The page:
Late Edit: I realized that I forgot to talk in detail about her bronchoscopy and CT/Angio from last week. So first she had a bedside bronchoscopy, and Dr. El-Hakim just did a simple bedside exam. After he examined Evanna he stated that while there is still some malacia in her trachea, he was actually quite pleased with how much better it looked. She isn't out of the woods, and still has a ways to go, but it was music to my ears. After that, they took her down for a CT/Angio to check for compression around the trachea. The scans came back, and everything actually looked good. They didn't see anything compressing directly on her trachea, and they were happy with everything they saw. This meant that an aortapexy was off the table, as there was no reason to go back in through her chest. This was a relief to hear from one standpoint, because this is a risky surgery, but that also meant that if she failed one more extubation, Evanna would need a tracheotomy. The CT also clearly showed her high diaphragm on the right, and that's why we have since investigated into the problem.
It was after the bronchoscopy and CT/Angio that Dr. Aditia turned her PEEP back down to 7, and since antibiotics had been started, her body handled the decrease beautifully!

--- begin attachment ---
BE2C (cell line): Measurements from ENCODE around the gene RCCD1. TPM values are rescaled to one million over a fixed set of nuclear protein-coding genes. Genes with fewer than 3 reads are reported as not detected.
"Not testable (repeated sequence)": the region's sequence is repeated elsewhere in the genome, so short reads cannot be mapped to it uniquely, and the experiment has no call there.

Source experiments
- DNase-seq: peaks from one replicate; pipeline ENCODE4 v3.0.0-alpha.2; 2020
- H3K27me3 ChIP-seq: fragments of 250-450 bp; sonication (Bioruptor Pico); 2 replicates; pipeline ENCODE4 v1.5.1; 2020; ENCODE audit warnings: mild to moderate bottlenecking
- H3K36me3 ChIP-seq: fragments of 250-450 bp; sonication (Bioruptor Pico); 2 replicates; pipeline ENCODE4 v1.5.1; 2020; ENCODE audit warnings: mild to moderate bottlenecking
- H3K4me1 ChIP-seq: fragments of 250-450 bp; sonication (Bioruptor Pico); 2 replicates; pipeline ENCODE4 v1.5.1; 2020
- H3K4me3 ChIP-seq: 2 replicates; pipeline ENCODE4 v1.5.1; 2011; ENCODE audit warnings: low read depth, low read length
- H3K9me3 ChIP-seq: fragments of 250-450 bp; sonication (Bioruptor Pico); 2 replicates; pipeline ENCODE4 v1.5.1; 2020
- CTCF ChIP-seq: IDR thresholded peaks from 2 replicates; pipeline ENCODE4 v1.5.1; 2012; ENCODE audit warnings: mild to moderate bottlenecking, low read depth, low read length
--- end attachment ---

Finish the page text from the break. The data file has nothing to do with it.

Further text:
Saturday, January 3, 2015

PCICU Day 87, 88, 89 & 90

So it's been an interesting week here in Edmonton at the Stollery Children's Hospital. Evanna's bronchoscopy and CT/Angiogram came back with decent results, but our surgeon has been away, so any decisions that need to be made have been kind of put on hold. I'm going to keep this update relatively short, but overall Evanna is actually quite stable. We discovered that her femoral line was infected, so she has been on antibiotics since Thursday. This has been a big help in keeping her heart rate and temperature down, making Evanna more comfortable and happy. We also got moved back over to the cardiac side of the PICU, as the medical side was filling up, and for once the cardiac side is quiet and almost empty - so because Evanna is a cardiac patient, she got moved back over.

I want to thank everyone on both Instagram and Facebook for the kind comments after my "vent" post. I know I shouldn't have let that comment get to me, but after our rough week last week, being accused of being a terrible parent threw me over the edge. Writing out my thoughts helped me and was a validation to myself that I'm not a bad mom and doing the best that I can for Evanna. Not that it was needed, but everyone's comments only confirmed what I already know.